Lesson 12: Pricing

Several components determine the value of the services you provide: the business type, its sensitivity to online reputation, the location of the business, and the market prices of your competitors.

As a point of reference, we suggest the following structure:

1. Set up only package: The social media manager sets up all the relevant social media accounts and performs a site assessment and plan, including helping design and order any required marketing collateral. Owner (or someone else in their organization) manages everything from there. One time fee of $250-500.

2. Monitoring only package: Setup package + monitoring for negative posts and responding to them $50-150 per month.

3. Content creation and monitoring package: Set up package + monitoring package + content creation $150-500 per month.

Compare your prices to other services, such as Main Street Hub, that start at $250 per month and can go up to $400 a month. Not only is the business owner getting a better deal, they are also employing a local and keeping money in the community.

Don’t forget to mention these two points when you’re pitching to the owner.

The exact amount should be negotiated between you and the business owner. The range should vary depending on the type of business and the number of social networks to manage. The number of locations can also have an impact if it makes sense to keep separate profiles for each location, multiplying the amount of work you would need to do. For example, restaurants have more reviews on average than dentists, requiring more work. They also need to manage more social networks.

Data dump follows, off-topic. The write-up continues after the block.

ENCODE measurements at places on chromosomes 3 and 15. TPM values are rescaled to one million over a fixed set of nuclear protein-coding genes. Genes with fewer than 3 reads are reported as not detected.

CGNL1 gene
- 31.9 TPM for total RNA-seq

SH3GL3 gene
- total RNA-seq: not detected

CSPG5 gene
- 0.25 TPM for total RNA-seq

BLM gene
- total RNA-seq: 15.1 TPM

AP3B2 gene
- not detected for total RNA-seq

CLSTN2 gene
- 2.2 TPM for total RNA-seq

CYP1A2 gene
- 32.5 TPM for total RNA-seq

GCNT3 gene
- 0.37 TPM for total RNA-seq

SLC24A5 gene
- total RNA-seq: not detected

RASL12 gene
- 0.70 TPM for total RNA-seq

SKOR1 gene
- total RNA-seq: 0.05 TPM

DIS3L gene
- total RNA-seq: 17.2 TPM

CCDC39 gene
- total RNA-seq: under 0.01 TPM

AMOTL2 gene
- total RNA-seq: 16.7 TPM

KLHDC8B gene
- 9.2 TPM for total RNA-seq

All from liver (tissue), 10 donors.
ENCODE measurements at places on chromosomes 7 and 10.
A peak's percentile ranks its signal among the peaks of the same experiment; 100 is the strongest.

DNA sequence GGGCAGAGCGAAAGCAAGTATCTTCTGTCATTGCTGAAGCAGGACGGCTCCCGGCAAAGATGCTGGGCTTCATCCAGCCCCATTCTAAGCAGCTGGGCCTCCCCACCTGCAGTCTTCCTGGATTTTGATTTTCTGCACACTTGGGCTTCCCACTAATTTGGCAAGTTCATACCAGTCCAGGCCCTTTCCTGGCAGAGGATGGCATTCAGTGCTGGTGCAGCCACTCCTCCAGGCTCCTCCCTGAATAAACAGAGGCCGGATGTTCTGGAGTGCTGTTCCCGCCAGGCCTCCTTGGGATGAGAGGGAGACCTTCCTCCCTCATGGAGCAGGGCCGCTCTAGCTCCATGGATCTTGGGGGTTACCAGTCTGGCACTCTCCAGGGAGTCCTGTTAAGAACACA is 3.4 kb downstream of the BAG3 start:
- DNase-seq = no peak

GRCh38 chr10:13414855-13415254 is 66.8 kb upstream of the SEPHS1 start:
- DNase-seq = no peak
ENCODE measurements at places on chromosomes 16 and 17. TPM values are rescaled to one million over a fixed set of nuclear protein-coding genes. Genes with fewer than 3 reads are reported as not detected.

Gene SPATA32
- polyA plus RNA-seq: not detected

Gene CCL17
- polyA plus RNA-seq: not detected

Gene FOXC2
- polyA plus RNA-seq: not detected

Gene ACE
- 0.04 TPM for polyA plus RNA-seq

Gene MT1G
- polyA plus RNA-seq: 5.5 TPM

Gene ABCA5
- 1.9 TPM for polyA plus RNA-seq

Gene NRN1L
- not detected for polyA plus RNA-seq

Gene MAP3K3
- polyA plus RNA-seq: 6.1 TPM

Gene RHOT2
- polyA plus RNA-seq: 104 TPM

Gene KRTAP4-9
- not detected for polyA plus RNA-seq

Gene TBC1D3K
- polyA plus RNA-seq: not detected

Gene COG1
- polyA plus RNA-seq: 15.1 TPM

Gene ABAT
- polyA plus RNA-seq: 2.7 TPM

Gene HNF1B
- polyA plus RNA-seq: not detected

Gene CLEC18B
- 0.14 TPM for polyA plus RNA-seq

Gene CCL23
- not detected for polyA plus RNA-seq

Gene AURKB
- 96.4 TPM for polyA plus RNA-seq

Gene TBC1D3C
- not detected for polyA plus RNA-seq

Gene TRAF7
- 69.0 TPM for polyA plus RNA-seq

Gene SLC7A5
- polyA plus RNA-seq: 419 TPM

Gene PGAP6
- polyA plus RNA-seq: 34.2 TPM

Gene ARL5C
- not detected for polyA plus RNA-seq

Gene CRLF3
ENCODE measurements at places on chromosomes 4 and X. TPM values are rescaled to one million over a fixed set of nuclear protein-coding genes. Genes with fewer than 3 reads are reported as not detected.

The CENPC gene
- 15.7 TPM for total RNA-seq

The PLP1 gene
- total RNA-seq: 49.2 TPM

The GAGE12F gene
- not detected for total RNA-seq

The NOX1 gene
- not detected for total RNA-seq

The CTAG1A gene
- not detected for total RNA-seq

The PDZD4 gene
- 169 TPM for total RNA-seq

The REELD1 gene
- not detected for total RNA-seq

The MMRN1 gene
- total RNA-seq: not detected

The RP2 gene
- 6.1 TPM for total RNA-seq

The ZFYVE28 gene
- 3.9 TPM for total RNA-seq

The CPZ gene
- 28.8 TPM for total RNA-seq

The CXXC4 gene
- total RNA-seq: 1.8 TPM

Dentists are less likely to benefit from a Pinterest board or an Instagram stream, while hair salons and restaurants might benefit from them immensely. On the other hand, dentists have a lot more to lose if a customer turns away because of a negative review, and they might have special social networks and review sites you would need to learn how to use.

One useful way to think about it and can be helpful in pitching to businesses is: How much is losing a customer due to a bad review worth to the business?

Photo Credit: JMCostanza via Compfight cc

Comment (1)

  1. Joana

    I think that when you get to know an industry troguhh working for a client you get a good level of knowledge and therefore if you launch another site in the same sector then it will get easier to roll out your strategy. However, I think that if you are really good at this then you can adapt to any industry and not become too focused on one area. It will give you the breadth of skills to apply them across all of your projects. Have a path and stick to it, but you can deviate from time to time to build your knowledge and skill set. Great post BTW!

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